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Because of the deep ravines, dense forests and the steep mountains that characterize this area, the southern loop of the Kootenai was known as the Montana Wilds. Its ruggedness along with the fear of Indians kept it unsettled until gold was discovered in the mid 1860s. But not until the Great Northern railroad established a freight division on the current townsite, did it really begin to flourish.

As construction crews filled the area, the town gained a reputation for rowdiness. One settler recalled, fifteen saloons gaily lit were filled to the doors with wild men and wild women yelling, singing, dancing, cursing with glasses lifted high. In fact, the reputation for lawlessness in the settlement was so profound, trains locked their doors as they rolled through town to avoid holdups.

In 1910, the great forest fires that raged through the area almost claimed the town. Railroad hoses soaked the downtown buildings while a locomotive was kept steamed up ready to evacuate the remaining residents and crews should the fire overtake them. A little luck and a shift in the wind saved the town.

The town sits within walking distance of the Idaho border and the line which divides the Mountain Standard Time Zone from the Pacific Standard Time Zone. It has the distinction of being the town with the lowest elevation in Montana at only 1,889 feet above sea level.

There is some disagreement over how Troy got its name. Some say it took its name for a civil engineer working for the Great Northern. Others think the town was named for the Troy weight system, which was used to weigh silver and gold. Still others say that E.L. Preston named the town for Troy Morrow, the son of a family that was providing him with room and board while he surveyed the area for track and laid out the townsite. It is this latter theory that is most accepted..

Excerpted from "The Ultimate Montana Atlas and Travel Encyclopedia".

Kootenai River
From a historical marker near Troy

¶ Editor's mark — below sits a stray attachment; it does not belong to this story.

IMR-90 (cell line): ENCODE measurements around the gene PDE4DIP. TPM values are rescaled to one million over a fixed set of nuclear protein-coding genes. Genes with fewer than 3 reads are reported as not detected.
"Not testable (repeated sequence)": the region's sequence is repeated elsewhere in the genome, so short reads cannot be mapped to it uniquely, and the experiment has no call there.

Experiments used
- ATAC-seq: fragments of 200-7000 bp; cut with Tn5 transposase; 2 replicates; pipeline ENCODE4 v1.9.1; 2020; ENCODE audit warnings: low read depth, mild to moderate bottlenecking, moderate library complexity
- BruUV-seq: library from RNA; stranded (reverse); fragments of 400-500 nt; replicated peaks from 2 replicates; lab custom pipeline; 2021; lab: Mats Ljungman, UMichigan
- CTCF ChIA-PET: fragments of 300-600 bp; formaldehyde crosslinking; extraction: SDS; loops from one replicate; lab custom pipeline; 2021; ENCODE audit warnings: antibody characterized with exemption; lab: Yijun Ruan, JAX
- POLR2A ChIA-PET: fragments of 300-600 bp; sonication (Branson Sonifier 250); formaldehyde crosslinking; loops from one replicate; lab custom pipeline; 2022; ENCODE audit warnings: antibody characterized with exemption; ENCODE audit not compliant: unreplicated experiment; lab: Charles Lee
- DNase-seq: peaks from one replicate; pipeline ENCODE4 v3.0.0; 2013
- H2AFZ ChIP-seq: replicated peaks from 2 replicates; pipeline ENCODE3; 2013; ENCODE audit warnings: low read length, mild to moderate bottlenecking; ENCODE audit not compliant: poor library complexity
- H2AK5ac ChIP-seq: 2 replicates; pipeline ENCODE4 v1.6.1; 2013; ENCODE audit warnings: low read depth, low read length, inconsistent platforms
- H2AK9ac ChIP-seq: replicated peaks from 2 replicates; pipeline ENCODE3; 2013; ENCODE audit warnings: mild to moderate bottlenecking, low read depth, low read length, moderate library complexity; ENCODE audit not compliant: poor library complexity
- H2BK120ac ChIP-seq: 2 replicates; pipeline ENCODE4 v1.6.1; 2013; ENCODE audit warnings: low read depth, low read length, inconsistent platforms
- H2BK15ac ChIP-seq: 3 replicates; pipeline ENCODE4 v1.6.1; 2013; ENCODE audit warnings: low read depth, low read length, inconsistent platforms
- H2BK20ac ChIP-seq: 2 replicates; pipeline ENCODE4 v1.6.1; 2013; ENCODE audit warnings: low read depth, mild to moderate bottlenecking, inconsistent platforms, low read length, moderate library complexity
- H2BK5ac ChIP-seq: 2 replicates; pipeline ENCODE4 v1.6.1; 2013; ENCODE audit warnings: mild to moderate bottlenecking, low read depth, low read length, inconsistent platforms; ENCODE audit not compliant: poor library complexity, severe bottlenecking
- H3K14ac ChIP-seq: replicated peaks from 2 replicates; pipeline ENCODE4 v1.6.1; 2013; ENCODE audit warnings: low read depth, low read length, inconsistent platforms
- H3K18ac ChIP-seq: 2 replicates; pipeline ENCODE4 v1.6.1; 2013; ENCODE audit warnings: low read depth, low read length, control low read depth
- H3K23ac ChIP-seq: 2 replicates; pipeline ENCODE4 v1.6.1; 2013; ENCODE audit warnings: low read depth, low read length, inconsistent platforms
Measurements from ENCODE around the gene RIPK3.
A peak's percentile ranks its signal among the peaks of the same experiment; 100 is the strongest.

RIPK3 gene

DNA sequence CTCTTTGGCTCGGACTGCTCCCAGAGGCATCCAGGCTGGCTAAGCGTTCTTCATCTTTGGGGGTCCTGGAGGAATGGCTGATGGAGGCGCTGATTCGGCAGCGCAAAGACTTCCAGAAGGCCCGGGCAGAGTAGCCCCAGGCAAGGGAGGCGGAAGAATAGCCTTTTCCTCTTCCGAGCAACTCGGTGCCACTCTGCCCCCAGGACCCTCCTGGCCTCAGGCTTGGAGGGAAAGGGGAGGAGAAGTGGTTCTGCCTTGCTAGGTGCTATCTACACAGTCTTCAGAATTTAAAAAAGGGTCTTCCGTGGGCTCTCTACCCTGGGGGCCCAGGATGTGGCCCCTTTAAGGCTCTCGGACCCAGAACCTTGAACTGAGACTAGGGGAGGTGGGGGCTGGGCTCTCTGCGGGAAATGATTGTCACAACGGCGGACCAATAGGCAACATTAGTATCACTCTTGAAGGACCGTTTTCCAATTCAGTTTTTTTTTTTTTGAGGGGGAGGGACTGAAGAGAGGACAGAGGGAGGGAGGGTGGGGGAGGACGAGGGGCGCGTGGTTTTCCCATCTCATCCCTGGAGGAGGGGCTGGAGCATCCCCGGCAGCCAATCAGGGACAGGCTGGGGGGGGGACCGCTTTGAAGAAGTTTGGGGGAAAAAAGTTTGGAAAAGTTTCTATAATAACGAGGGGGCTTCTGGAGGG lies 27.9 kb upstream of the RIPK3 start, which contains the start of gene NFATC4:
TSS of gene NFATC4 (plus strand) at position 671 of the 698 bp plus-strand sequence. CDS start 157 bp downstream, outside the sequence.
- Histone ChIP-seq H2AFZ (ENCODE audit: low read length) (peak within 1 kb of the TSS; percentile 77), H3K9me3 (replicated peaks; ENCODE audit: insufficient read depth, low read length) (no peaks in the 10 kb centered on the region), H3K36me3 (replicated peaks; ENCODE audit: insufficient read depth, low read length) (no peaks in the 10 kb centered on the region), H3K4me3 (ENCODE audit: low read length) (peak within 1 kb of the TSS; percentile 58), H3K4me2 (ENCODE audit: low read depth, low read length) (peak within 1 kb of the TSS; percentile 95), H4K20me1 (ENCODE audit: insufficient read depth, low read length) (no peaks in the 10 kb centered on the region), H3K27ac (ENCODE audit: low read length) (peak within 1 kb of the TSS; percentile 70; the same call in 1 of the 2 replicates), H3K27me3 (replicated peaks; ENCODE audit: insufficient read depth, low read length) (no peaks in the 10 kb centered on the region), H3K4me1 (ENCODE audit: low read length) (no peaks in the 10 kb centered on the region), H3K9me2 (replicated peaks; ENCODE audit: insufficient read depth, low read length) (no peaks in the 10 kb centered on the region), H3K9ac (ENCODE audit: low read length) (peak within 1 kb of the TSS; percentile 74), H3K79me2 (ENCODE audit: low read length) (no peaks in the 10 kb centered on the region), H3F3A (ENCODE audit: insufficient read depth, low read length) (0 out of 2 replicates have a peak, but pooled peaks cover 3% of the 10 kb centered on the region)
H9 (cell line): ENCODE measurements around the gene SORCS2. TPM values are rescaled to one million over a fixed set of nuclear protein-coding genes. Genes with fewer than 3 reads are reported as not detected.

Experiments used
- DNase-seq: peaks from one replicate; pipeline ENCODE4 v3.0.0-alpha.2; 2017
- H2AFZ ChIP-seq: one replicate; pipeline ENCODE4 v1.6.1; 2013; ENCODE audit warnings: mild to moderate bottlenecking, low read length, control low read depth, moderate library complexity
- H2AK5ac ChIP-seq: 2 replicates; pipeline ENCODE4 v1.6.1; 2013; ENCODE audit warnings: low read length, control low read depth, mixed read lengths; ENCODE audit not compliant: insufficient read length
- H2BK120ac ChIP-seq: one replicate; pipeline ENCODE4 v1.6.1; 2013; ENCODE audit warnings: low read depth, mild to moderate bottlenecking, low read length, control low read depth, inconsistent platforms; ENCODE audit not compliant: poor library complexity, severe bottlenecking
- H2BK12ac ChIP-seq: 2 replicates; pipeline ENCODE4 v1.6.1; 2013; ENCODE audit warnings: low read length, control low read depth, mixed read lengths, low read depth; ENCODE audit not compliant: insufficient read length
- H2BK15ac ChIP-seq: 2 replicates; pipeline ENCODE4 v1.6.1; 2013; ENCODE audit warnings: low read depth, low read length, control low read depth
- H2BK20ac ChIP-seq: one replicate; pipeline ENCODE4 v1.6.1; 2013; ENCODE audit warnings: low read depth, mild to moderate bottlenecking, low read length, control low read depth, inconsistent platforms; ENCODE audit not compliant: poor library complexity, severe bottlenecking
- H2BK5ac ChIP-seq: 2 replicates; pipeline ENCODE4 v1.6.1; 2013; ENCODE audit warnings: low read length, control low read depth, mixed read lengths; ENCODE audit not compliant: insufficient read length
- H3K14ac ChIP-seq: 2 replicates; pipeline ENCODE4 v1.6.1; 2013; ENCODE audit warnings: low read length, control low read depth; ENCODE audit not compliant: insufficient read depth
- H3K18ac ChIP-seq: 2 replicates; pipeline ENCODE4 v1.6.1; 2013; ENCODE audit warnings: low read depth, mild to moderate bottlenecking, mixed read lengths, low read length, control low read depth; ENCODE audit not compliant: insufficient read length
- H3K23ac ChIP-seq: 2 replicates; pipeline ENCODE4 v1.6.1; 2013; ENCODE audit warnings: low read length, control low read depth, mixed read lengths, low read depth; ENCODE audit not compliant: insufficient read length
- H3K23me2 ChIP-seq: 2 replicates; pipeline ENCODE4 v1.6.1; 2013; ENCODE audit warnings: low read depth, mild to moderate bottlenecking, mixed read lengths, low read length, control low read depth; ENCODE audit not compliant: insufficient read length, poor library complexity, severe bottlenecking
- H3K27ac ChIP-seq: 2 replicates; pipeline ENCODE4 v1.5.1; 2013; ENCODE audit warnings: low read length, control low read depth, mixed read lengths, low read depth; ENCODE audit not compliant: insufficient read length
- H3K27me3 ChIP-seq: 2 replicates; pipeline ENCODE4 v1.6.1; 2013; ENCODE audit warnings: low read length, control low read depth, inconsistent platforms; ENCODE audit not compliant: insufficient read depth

The river is named for the Kootenai tribe that lived and hunted in this part of Montana and adjoining territory in Idaho and Canada. They were settled south of Flathead Lake in 1855 with the Salish on the Flathead Reservation.

They were friendly with neighboring mountain tribes but suffered frequently from the incursions of their bitter enemies, the Blackfeet, who came across the Continental Divide from the plains on horsestealing and scalp-raising expeditions.

First white men in here were trappers and traders for British fur companies as early as 1809. Placer discoveries were made and mining operations commenced about sixty years later.

Excerpted from "The Ultimate Montana Atlas and Travel Encyclopedia".

On This Date in Montana: October 31, 1987

Near the Bozeman Pass, three Burlington Northern locomotives derail after they were cut loose from a train in Livingston. The engines careened driverless through the mountains reaching speeds in excess of 80 miles per hour before leaving the track. A transient riding in one of the cars is injured. Mysteriously, the incident happens immediately after a judge orders the end of a strike by railroad workers. On that same day, Missoula billionaire Dennis Washington purchases a portion of the Burlington Northern and names it Montana Rail Link.

Excerpted from "The Ultimate Montana Atlas and Travel Encyclopedia".

Copyright © 2003 Michael Dougherty. Use of this material for radio and television programs, printed media, webcasting, and any other source of mass dissemination is prohibited without permission of the publisher.

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